Boxing Rock The Next Chapter Rye IPA (6.3%)

Appearance: Head is firm and foamy, tinged with copper.  Not as tall as the previous brew, nor as long lasting.  Lots of lace as the fill level drops.  The beer is coppery as well, and crystal clear.  A bit redder than the Rye & Ginger, and far fewer rising bubbles.  If this were a beer beauty pageant Garrison would win this round.

Nose: First impression is standard IPA territory.  Spruce, musk, a bit of the spice cupboard and muted citrus pith.  Maybe some toffee malt in the mix as well.

Taste: Bitter, lots of drying pith.  Fruity next.  Wee spice.

Finish: Dry and bitter.  Clinging spruce, with a suggestion of coffee.  Lengthy.

Overall: Good stuff.  Subtle spice from the rye adds some extra complexity without taking things outside of the style's wheelhouse.

Garrison Imperial IPA (8.0%)

Appearance: Firm, foamy, off white head.  Clings nicely to the glass but fades a bit too quickly.  The beer is orange and hazy.

Nose: Very citrus-focused.  Grapefruit pith and orange peel initially dominate.  Musky tropical fruit and a whiff of ammonia are secondary, and a little caramel starts to peek through as it warms.

Taste: Simultaneously hoppy and malty; firm hop bitterness cuts through a rich toffee malt backbone.  It's bitter (of course).

Finish: Bitter, lots of pithy dryness.  Lingering.

Overall:  I hadn't had this in years.  It was a favourite before I started chasing every new thing that came out, and I still love it now.  I wish they still used the 500ml slim bottles instead of these absurd bombers.

Propeller Double IPA (8.2%)

Note: The bottling date on this one indicates it's 3 months old.  Notes for a fresh bottle would differ significantly.

Appearance: Firm, off white head much like the previous brew.  Nice and lacy as well, but better retention.  The beer is a rich burnt orange colour and throws a haze so heavy it's translucent.

Nose: Pith and orange peel jumped out right after pouring, but quickly blew away.  Marmalade is running the show now, plus caramel.  It's a rich, malty nose that reminds me of a nice barley wine.  I seems three months in the bottle has laid waste to the hop aroma.  It doesn't smell like a DIPA anymore, but it smells really damned good.

Taste: Hop bitterness hasn't left the building yet.  The usual hop flavours are very diminished though, offering just a bit of dry pithiness that offsets rich malt and more marmalade. 

Finish: Dry and pithy.  A little stone fruit and orange peel.  The finish seems to have more hop character left.

Overall: Apparently three months changes this beer a lot.  It drinks more like a barley wine than a DIPA.  This mutated version is quite delicious though.  Also, Propeller wins a high five for using a 500ml bottle.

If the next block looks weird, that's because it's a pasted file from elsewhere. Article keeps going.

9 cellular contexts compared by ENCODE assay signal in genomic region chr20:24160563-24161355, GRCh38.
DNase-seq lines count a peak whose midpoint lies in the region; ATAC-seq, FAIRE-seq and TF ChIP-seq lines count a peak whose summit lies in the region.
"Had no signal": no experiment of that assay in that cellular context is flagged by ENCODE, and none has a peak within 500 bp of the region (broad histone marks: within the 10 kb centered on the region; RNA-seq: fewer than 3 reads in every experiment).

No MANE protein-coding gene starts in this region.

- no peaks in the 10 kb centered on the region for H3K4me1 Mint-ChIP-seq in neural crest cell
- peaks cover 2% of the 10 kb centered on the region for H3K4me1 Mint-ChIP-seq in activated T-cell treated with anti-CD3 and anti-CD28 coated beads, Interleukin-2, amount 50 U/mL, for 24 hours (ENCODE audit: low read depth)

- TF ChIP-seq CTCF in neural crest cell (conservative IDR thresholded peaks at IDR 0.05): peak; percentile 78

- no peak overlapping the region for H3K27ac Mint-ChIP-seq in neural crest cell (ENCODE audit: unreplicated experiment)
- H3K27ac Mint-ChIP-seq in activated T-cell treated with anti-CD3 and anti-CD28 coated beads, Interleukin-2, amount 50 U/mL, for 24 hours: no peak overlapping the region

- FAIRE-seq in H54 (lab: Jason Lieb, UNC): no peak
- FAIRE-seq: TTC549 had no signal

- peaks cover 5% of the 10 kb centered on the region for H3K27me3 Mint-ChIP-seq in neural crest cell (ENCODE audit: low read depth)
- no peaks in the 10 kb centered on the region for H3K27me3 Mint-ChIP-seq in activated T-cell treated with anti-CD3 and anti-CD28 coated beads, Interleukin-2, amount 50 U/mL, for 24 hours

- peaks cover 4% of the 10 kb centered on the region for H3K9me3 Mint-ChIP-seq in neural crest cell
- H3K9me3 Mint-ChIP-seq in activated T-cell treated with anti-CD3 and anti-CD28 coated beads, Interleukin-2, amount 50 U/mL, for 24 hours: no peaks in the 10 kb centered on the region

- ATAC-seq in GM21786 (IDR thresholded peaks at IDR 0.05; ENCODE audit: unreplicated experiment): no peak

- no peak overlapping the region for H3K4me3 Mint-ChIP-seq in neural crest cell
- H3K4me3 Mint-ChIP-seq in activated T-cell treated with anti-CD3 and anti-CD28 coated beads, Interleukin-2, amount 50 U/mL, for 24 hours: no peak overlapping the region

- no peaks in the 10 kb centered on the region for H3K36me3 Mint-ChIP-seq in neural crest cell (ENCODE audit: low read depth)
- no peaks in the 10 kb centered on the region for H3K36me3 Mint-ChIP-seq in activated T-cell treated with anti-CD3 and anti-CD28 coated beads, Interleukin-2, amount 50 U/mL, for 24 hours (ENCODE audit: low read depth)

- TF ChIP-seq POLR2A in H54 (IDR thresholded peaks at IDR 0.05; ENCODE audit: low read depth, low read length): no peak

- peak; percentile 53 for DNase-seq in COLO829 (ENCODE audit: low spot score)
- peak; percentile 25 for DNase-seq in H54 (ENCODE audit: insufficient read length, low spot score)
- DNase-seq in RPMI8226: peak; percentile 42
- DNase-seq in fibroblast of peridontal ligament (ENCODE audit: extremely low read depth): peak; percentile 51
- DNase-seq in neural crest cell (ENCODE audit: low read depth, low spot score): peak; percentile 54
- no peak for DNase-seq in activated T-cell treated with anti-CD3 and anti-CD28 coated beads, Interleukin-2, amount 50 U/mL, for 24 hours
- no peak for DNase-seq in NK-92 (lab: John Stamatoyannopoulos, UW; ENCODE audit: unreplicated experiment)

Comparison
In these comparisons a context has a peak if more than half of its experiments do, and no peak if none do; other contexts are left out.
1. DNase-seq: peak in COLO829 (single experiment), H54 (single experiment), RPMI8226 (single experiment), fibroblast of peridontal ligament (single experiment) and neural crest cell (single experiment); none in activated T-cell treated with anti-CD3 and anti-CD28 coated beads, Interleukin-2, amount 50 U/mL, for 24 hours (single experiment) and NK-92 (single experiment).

Saturday, 17 September 2016

Gibson's Finest Venerable 18 YO

It took me a long time to talk myself into Gibson's 18 YO.  Despite its reputation at one of Canada's best sipping whiskies, I found the $75 price tag always made me look elsewhere.  I finally took the plunge after coming into $75 in NSLC gift cards, so this basically cost me nothing.  Hey, maybe that reduces the chance I'll want to like it just to justify the expense?

The Whisky

Nose:  Orange peel, vanilla, sawn lumber (pine and cedar?).  Strawberry Campinos and light spice.  A second nosing session yielded different notes: apricots, honey, sweet cream, dusty spice, and a dash of brine and solvent.  Poised, complex, and subtle.

Taste: Sweet entry.  Spicy heat gives it an almost spritzy feel, helping to break up that creamy sweetness to usher in good, clean wood, cereal grains, and hints of red berries.

Finish: An initial surge of spice and sweet honey quickly give way to vanilla, which quickly fades to dry, tannic wood.  Relatively short.

Overall:  Very much a member of Canadian whisky's old guard; flavourful rye whisky is employed to add spicy depth to a blend that's mostly about good grain and great wood.  I found the subtle profile was not immediately impressive in the way bigger ryes tend to be, but after spending a bit more time with it it became a rewarding and satisfying dram.  I'll miss this when it's gone.

That said, there are value per dollar issues with Gibson's 18.  It's one of the most expensive Canadian whiskies you can get here at $75, and its very easy to spend less and get something equal to it or better.  Wiser's Legacy for $50, Lot 40 for $45, all of Forty Creek's special releases for $70. . . you see what I'm saying here.  While all of those whiskies are stylistically quite different from G18, they just beat it silly in the value for your money department.  For that reason I'm taking a "take it or leave it" position on Gibson's 18.

PS: I forgot to mention Canadian Club 20 YO, which is $60, sort of similar in style, and in my eyes superior.

Thursday, 18 August 2016

At the Bottom of a Bottle: Wiser's Double Still Rye

Wiser's Double Still was a very easy bottle to empty.